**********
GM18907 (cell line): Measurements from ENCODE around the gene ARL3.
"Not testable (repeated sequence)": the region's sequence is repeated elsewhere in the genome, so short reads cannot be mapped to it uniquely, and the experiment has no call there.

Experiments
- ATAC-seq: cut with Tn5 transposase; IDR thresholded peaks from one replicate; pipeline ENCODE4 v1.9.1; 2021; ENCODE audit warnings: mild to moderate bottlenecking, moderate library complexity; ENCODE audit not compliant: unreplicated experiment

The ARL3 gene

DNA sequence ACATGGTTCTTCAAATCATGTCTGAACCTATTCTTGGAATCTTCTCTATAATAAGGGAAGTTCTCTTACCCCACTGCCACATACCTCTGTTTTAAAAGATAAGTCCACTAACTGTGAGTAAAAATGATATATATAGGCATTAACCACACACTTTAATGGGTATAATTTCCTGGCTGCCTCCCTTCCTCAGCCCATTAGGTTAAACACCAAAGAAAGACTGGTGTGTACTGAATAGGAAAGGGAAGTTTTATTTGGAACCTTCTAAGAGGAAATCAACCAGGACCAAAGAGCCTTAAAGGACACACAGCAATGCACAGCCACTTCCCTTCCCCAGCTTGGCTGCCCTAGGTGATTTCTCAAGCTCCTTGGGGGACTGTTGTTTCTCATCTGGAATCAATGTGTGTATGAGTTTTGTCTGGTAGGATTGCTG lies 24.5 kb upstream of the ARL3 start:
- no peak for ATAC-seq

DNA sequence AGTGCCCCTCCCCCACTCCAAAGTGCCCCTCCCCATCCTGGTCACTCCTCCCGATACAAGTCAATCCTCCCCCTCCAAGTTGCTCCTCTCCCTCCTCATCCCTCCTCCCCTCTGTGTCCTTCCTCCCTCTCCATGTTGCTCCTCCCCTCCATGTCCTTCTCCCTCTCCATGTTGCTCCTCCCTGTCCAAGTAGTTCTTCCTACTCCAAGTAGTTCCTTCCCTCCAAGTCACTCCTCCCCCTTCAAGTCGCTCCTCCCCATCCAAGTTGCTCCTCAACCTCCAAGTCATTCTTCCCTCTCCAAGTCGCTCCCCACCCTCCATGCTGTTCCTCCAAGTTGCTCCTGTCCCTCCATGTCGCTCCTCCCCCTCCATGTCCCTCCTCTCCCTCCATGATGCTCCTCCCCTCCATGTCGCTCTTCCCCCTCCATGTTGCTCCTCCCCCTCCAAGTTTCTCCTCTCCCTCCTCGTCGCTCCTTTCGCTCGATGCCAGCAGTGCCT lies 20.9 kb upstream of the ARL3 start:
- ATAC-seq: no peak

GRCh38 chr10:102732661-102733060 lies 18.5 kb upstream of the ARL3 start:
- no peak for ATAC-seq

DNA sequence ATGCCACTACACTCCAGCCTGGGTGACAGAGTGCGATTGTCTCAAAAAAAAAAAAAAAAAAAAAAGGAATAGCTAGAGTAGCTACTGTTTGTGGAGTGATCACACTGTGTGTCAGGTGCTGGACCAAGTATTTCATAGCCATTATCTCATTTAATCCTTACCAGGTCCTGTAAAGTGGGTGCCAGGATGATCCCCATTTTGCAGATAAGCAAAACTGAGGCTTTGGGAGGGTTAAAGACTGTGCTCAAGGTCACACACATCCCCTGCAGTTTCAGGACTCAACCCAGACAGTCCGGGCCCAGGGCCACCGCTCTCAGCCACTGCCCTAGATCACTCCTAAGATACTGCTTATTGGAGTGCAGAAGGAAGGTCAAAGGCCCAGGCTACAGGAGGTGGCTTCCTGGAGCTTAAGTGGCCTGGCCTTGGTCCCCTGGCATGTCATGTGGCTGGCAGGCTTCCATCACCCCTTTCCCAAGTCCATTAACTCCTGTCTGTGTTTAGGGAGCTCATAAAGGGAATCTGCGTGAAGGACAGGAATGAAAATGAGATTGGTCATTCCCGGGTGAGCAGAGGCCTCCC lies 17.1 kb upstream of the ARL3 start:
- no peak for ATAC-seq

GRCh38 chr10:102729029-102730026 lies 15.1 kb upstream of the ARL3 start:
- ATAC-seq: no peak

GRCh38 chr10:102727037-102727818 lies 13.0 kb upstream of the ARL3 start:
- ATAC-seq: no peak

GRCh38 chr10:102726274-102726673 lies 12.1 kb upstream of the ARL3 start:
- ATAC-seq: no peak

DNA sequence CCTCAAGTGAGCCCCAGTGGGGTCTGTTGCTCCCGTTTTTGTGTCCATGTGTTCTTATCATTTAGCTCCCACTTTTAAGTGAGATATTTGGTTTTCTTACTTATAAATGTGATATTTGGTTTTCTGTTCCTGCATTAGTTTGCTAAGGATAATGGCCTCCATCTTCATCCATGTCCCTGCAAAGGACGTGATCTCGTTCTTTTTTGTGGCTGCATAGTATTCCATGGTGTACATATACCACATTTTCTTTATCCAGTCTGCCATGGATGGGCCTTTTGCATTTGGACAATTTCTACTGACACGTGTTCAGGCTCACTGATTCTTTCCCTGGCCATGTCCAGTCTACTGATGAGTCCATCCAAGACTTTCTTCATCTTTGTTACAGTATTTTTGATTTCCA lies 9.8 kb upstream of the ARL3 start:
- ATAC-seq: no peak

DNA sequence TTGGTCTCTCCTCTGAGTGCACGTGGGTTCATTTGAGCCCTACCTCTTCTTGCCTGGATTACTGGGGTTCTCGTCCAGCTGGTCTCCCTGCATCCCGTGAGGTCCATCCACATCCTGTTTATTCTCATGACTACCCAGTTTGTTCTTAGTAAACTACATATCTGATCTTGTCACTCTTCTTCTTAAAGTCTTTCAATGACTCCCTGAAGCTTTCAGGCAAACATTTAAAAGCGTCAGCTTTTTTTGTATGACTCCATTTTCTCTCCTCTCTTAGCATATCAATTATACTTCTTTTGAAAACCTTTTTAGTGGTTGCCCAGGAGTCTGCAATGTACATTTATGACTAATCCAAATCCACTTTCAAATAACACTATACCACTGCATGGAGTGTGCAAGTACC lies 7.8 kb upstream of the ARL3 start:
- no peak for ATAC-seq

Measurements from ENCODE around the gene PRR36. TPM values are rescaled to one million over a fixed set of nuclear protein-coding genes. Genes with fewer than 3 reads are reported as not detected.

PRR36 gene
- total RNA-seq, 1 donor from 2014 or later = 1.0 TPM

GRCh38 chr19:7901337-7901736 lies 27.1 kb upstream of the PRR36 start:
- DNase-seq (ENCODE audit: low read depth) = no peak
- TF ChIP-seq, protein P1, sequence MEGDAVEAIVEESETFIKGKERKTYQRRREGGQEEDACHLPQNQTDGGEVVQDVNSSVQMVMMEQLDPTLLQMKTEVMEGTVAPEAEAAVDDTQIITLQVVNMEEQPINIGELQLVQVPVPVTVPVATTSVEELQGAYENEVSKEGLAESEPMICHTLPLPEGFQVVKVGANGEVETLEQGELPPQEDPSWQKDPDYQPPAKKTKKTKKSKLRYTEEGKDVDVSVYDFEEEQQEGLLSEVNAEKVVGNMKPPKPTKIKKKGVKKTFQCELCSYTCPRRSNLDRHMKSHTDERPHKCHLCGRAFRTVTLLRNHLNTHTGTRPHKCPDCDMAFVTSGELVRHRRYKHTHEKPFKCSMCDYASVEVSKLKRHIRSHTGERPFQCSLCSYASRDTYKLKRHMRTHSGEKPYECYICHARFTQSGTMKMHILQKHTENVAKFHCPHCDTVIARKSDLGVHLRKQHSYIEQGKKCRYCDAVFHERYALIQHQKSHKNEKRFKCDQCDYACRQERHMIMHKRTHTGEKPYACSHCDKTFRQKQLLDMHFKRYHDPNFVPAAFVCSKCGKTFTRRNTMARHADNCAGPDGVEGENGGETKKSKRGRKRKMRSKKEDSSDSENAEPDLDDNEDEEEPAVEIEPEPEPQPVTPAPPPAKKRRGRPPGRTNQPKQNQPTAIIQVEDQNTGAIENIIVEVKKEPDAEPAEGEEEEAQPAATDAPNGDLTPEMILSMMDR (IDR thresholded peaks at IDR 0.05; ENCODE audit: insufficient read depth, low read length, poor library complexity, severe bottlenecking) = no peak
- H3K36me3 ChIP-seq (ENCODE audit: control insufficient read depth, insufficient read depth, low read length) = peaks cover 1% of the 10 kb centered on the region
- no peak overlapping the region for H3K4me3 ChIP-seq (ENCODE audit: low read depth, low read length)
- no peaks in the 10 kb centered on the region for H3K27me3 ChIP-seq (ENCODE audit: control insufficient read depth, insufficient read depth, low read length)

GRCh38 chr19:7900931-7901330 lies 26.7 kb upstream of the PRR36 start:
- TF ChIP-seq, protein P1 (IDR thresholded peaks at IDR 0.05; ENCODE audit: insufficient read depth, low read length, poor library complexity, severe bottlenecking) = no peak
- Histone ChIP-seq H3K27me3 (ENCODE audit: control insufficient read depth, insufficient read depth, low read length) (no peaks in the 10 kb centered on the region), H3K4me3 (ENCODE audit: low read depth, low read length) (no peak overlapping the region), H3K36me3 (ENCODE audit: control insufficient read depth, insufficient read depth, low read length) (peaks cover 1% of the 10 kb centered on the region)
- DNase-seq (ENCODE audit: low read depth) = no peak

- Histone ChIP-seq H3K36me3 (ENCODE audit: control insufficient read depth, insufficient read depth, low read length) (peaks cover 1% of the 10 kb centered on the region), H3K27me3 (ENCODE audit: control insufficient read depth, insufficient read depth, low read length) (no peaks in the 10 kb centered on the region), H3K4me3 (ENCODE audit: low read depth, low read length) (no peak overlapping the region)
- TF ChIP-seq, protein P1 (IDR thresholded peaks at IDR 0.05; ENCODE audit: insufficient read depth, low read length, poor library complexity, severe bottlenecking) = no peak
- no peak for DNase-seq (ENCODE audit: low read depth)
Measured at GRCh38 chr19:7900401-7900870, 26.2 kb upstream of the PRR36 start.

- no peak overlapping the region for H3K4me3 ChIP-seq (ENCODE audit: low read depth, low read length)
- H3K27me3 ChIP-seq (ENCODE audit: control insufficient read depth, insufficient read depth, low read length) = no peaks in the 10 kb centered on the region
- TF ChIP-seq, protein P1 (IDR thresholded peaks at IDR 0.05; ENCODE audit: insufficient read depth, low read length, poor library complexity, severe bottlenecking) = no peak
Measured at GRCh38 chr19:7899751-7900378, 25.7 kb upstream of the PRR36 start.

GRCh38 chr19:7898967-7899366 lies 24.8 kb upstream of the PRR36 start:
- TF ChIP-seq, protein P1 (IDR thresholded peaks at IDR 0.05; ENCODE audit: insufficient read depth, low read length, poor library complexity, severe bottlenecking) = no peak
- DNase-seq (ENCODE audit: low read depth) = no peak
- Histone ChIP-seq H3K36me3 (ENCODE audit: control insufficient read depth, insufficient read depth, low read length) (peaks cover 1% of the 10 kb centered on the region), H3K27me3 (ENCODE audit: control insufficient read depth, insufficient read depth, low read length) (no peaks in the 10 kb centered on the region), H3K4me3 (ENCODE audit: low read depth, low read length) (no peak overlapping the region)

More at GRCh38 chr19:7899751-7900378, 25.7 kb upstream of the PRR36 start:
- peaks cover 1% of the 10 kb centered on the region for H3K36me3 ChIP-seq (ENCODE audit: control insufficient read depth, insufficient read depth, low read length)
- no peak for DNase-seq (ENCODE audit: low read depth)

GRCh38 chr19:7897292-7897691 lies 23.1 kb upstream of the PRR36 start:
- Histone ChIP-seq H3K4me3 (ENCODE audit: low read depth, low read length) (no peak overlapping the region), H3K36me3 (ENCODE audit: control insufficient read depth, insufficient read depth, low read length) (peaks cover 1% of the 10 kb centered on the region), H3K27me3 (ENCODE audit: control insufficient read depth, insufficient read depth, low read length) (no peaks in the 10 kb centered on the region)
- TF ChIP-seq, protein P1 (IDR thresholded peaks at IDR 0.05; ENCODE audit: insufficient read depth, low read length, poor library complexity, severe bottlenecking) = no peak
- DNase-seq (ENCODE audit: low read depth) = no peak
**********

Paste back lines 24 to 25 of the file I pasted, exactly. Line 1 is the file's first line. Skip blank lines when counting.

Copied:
Measurements from ENCODE around the gene PRR36. TPM values are rescaled to one million over a fixed set of nuclear protein-coding genes. Genes with fewer than 3 reads are reported as not detected.

PRR36 gene